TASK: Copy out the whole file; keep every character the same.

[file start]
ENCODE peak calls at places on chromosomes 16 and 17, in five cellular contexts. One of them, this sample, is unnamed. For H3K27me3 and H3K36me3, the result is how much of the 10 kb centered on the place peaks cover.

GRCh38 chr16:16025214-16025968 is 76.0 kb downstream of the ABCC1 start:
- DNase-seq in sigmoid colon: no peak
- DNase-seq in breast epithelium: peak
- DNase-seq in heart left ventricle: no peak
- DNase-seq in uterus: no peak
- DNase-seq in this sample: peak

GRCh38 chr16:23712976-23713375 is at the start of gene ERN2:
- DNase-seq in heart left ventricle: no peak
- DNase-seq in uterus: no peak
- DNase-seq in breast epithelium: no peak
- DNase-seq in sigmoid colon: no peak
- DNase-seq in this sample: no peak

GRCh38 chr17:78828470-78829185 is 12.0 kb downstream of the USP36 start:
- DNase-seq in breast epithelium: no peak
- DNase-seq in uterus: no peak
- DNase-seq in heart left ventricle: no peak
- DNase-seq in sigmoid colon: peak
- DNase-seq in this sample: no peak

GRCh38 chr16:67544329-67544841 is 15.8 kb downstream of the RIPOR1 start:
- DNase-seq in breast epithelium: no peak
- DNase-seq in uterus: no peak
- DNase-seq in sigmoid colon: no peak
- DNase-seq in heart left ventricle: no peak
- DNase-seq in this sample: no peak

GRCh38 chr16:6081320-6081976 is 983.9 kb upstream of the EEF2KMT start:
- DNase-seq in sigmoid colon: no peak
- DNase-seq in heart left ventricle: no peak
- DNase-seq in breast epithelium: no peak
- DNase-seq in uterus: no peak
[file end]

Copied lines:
ENCODE peak calls at places on chromosomes 16 and 17, in five cellular contexts. One of them, this sample, is unnamed. For H3K27me3 and H3K36me3, the result is how much of the 10 kb centered on the place peaks cover.

GRCh38 chr16:16025214-16025968 is 76.0 kb downstream of the ABCC1 start:
- DNase-seq in sigmoid colon: no peak
- DNase-seq in breast epithelium: peak
- DNase-seq in heart left ventricle: no peak
- DNase-seq in uterus: no peak
- DNase-seq in this sample: peak

GRCh38 chr16:23712976-23713375 is at the start of gene ERN2:
- DNase-seq in heart left ventricle: no peak
- DNase-seq in uterus: no peak
- DNase-seq in breast epithelium: no peak
- DNase-seq in sigmoid colon: no peak
- DNase-seq in this sample: no peak

GRCh38 chr17:78828470-78829185 is 12.0 kb downstream of the USP36 start:
- DNase-seq in breast epithelium: no peak
- DNase-seq in uterus: no peak
- DNase-seq in heart left ventricle: no peak
- DNase-seq in sigmoid colon: peak
- DNase-seq in this sample: no peak

GRCh38 chr16:67544329-67544841 is 15.8 kb downstream of the RIPOR1 start:
- DNase-seq in breast epithelium: no peak
- DNase-seq in uterus: no peak
- DNase-seq in sigmoid colon: no peak
- DNase-seq in heart left ventricle: no peak
- DNase-seq in this sample: no peak

GRCh38 chr16:6081320-6081976 is 983.9 kb upstream of the EEF2KMT start:
- DNase-seq in sigmoid colon: no peak
- DNase-seq in heart left ventricle: no peak
- DNase-seq in breast epithelium: no peak
- DNase-seq in uterus: no peak